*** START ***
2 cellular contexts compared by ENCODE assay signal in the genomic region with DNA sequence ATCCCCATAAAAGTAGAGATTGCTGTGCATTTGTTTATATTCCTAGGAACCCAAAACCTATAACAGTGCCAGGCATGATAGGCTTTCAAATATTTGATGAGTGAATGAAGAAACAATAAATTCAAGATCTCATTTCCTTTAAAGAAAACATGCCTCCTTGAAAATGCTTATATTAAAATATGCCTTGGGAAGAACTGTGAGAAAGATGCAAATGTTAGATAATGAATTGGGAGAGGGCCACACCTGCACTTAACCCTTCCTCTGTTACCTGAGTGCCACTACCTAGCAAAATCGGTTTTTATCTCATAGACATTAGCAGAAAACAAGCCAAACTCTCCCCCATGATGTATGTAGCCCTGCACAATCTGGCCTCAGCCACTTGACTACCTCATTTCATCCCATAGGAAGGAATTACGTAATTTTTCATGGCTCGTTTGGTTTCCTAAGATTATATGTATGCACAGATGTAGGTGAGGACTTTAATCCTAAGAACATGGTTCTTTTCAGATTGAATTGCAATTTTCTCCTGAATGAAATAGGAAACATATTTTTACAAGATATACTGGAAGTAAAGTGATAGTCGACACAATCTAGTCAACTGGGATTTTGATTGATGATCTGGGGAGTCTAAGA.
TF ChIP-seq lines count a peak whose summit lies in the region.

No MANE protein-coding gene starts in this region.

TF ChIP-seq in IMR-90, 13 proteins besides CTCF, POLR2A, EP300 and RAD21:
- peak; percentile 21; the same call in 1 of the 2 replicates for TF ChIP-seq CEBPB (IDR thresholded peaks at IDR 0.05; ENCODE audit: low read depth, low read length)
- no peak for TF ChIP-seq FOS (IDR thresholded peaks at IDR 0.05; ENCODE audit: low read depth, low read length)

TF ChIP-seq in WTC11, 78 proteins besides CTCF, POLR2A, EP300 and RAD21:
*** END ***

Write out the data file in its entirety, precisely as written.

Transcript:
2 cellular contexts compared by ENCODE assay signal in the genomic region with DNA sequence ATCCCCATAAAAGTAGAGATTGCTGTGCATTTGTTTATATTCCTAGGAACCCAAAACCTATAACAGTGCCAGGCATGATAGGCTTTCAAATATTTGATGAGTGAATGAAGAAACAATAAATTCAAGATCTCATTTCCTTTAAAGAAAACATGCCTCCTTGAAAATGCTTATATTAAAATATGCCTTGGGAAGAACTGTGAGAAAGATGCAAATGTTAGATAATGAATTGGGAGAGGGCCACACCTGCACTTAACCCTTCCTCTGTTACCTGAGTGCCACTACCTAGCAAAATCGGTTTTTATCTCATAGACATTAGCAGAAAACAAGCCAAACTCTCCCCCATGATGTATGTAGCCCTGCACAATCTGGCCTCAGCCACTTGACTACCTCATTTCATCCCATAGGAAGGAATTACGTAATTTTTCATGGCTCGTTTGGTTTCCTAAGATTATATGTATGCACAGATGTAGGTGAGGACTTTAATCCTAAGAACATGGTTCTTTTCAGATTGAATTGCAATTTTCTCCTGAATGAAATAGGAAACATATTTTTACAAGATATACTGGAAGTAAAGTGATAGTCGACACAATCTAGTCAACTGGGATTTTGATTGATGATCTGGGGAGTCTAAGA.
TF ChIP-seq lines count a peak whose summit lies in the region.

No MANE protein-coding gene starts in this region.

TF ChIP-seq in IMR-90, 13 proteins besides CTCF, POLR2A, EP300 and RAD21:
- peak; percentile 21; the same call in 1 of the 2 replicates for TF ChIP-seq CEBPB (IDR thresholded peaks at IDR 0.05; ENCODE audit: low read depth, low read length)
- no peak for TF ChIP-seq FOS (IDR thresholded peaks at IDR 0.05; ENCODE audit: low read depth, low read length)

TF ChIP-seq in WTC11, 78 proteins besides CTCF, POLR2A, EP300 and RAD21: